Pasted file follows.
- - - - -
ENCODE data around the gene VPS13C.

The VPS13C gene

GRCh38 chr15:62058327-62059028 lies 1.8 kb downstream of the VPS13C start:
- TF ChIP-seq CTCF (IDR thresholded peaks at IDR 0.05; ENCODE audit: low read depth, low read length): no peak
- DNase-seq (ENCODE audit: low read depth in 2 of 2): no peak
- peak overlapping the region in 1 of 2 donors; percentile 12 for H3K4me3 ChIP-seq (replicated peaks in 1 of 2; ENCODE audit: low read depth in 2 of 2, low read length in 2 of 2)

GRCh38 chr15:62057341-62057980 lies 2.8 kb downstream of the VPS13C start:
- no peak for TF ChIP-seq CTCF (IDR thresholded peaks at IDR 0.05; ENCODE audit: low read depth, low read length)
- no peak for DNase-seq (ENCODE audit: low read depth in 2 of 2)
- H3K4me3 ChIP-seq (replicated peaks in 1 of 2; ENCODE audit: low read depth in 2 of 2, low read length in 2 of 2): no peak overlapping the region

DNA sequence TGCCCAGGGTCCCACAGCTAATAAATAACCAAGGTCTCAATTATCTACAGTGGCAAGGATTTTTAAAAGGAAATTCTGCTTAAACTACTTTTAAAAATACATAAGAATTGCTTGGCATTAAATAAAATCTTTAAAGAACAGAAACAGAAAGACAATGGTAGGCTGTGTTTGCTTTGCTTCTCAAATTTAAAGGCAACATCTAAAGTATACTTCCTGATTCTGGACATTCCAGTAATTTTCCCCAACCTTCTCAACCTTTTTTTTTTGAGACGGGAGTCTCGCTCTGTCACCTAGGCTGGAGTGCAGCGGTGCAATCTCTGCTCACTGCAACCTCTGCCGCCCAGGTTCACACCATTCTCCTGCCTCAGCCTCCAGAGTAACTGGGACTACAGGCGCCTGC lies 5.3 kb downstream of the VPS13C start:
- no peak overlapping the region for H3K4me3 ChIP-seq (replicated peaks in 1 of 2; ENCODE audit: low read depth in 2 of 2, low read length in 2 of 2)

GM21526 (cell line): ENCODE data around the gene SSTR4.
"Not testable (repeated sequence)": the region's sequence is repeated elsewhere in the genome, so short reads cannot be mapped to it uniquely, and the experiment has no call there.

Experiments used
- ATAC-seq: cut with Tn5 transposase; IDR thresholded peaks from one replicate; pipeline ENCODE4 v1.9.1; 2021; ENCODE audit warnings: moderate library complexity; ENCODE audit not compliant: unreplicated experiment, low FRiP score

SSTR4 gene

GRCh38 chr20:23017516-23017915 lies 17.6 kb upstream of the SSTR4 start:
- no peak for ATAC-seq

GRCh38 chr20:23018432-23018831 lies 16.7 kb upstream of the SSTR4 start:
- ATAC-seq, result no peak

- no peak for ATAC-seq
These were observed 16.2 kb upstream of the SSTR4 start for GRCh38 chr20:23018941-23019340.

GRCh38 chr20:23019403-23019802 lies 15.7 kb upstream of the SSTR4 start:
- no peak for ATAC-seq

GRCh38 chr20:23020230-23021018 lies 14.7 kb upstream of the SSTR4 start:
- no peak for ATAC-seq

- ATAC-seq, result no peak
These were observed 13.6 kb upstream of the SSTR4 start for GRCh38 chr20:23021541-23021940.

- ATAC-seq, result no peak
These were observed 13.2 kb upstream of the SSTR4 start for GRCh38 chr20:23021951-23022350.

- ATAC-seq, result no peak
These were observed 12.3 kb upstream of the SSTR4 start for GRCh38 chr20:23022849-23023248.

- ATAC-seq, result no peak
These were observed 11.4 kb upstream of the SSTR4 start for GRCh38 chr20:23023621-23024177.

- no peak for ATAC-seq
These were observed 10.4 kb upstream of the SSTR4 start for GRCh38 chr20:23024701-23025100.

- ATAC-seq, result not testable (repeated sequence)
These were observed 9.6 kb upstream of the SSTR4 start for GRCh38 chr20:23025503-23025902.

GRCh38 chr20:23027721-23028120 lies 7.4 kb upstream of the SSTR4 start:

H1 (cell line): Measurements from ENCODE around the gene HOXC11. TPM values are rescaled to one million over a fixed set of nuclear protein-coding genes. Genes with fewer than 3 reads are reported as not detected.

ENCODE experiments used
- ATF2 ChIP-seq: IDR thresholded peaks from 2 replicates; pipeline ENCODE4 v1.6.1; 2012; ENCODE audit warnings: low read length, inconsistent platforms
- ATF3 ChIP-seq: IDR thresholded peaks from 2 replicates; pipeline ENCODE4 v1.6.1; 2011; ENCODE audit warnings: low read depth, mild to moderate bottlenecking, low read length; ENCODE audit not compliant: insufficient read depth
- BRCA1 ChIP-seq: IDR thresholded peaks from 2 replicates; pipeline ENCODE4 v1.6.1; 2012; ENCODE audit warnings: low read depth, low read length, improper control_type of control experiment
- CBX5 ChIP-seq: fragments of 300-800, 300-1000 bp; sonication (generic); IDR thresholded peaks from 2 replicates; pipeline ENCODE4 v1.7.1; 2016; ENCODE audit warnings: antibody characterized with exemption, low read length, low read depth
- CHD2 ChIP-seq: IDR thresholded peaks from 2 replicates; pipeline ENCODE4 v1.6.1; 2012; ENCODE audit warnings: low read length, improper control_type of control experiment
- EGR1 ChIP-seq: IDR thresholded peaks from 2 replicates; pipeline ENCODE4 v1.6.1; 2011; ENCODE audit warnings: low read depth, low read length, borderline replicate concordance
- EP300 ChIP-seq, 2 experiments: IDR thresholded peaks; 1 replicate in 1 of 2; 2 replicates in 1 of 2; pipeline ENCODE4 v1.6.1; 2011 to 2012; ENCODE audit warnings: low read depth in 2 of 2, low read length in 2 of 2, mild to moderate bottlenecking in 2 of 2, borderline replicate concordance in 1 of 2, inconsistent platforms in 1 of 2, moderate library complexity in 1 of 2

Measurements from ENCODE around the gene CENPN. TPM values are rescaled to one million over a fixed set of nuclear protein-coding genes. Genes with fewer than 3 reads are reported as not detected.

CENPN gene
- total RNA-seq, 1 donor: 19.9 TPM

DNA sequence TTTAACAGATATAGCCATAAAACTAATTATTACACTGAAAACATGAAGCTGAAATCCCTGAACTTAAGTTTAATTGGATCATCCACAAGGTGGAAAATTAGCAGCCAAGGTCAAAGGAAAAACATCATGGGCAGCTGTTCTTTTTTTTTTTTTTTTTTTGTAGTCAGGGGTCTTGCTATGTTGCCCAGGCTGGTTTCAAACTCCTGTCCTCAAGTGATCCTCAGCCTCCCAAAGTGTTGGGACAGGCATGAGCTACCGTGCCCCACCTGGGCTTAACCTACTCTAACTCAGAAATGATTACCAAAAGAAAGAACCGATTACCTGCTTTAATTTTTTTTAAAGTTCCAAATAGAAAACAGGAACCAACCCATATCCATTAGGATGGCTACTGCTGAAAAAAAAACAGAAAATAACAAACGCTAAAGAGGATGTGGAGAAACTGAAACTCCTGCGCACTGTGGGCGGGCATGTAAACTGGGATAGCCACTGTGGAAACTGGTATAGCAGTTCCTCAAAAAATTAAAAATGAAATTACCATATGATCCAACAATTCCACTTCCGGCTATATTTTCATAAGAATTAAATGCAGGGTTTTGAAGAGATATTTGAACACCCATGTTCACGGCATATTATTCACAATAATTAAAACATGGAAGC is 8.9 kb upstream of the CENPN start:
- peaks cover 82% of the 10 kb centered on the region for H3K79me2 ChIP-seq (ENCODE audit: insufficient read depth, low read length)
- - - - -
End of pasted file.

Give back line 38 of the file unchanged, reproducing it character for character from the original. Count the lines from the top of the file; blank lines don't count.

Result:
- ATAC-seq, result not testable (repeated sequence)